Construction group suffers £140m of writedowns but reports minimal referendum impact
Kier has slipped to a £15.4m pre-tax loss after making £140m of writedowns, but its chief executive Haydn Mursell says the underlying business is “strong” and “sitting very well” to dodge the fallout from the Brexit vote.
A string of major writedowns - including £49.9m of restructuring costs from integrating Mouchel, a £35.6m hit on two waste contracts, £23.1m from closing its Caribbean business and £4.5m from compensating blacklisted workers - dragged the firm to a pre-tax loss, compared to a £39.5m pre-tax profit the previous year.
But once these one-off costs were stripped out, underlying pre-tax profit increased 45% to £125m, up from £86m. Kier’s revenue also broke the £4bn mark - leaping 26% to £4.21bn, up from £3.35bn.
Speaking to Building, Mursell (pictured) said the underlying Kier business was performing as expected and had seen “minimal” impact from the Brexit vote, in part because of its focus on regional property and building work and long-term deals.
He said: “Fortunately we’ve been minimally affected. Our services division delivers everyday essential works like road repairs - those budgets exist and are ring-fenced. Construction is buoyant and we have positions on long-term frameworks.
“In residential, private sales are the same as pre-Brexit and as a year ago. In property, London has borne the brunt, but we have little exposure to property there. All in all we’re sitting very well.”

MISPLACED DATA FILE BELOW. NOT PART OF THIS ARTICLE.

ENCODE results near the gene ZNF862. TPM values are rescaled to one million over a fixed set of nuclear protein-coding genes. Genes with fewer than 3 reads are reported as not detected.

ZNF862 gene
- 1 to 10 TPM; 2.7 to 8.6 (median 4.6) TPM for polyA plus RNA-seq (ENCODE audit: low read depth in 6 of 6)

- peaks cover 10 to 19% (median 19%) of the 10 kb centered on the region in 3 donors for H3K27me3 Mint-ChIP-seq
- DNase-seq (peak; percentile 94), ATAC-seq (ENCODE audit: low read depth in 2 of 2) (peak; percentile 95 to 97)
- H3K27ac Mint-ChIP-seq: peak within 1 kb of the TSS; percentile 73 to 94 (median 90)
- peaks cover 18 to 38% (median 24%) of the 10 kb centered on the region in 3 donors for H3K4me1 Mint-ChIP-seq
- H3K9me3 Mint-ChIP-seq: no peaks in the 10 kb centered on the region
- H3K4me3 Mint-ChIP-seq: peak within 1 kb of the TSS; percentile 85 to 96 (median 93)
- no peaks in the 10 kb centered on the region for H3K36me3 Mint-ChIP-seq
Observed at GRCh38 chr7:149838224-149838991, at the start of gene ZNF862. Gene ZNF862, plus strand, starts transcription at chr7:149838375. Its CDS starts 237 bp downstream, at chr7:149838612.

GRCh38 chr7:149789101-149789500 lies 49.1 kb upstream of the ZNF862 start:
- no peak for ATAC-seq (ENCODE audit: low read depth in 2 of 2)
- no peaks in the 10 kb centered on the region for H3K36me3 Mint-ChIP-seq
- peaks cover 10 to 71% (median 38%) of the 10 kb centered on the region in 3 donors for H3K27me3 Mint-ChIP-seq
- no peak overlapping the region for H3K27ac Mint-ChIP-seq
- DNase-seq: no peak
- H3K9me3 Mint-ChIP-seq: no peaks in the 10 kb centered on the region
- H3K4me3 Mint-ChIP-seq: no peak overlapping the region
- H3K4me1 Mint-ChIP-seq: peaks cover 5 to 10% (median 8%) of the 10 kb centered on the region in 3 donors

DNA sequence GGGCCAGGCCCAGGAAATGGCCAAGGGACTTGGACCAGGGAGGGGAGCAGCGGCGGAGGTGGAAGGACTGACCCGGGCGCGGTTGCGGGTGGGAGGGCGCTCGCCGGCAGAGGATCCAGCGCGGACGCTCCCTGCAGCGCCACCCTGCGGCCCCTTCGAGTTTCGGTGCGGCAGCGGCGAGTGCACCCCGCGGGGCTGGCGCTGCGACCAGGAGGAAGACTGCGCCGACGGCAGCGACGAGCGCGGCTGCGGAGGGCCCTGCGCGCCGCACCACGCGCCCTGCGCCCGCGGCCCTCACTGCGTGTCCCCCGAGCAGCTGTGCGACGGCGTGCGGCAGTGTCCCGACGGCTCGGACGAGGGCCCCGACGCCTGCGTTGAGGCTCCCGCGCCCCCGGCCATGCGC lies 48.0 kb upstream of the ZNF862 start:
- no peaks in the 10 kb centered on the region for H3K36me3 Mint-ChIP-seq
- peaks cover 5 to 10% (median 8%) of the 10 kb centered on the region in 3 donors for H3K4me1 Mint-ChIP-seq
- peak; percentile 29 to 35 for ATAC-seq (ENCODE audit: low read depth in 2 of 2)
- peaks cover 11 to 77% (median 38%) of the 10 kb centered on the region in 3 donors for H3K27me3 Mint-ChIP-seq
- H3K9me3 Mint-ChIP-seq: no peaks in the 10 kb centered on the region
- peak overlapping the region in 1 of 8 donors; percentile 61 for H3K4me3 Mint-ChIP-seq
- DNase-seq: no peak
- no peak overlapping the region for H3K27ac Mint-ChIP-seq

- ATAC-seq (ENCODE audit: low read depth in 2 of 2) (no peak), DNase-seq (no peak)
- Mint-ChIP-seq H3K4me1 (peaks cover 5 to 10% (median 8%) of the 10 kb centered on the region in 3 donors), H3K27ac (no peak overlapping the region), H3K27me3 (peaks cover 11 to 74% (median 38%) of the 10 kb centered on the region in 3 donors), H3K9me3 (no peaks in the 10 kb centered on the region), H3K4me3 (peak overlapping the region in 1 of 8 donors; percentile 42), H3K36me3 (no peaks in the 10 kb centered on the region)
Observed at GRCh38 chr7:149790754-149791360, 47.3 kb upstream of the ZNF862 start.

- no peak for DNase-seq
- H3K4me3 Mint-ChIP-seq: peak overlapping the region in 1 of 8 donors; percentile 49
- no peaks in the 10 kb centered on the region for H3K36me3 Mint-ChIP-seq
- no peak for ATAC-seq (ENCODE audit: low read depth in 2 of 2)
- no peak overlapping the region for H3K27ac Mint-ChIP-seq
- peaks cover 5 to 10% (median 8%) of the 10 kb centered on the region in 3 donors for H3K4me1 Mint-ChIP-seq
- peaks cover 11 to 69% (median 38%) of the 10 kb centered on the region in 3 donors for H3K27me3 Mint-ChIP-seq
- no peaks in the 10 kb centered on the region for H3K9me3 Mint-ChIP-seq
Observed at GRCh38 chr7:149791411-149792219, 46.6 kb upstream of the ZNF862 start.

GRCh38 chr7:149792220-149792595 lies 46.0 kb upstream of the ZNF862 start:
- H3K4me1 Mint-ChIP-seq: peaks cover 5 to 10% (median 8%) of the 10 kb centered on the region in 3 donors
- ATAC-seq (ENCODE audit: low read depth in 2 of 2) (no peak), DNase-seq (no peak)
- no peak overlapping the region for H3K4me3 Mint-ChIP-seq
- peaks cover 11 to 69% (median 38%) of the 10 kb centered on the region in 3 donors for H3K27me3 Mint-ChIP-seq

Mursell welcomed the government’s green light for Hinkley Point C - which he said would “act as a catalyst for more nuclear plants for the UK” - but urged for more infrastructure and housing spending in chancellor Philip Hammond’s first autumn statement in November.
He said: “There is a one-off opportunity to invest in infrastructure in the autumn statement. We need clarity on HS2 and airport capacity.
“I’m looking for commitment and the intent to invest in infrastructure, as well as the detail on how they will invest.
“If you like the second chapter should be all about housing, particularly how to stimulate affordable housing. We need a similar boost there to what we’ve seen in the private sale sector with Help to Buy.”
Mursell said the integration of Mouchel was advanced and that a review of whether or not to sell its management consulting arm Mouchel Consulting was “well progressed”.
Mursell said Kier had cemented its position as the “leading regional building business in the UK” over the year. The firm will open in Swansea next month.
Kier’s underlying operating margin grew to 3.6%, up from 3.1%.
Underlying pre-tax profit was up across three of its core divisions - residential, construction and services - while property reported a dip in profit.
The firm said it was “confident” of achieving its goal of double-digit profit growth on average each year to 2020.
Kier posted an order book of £8.7bn.
The group increased its dividend to 64.5p, up from 55.2p.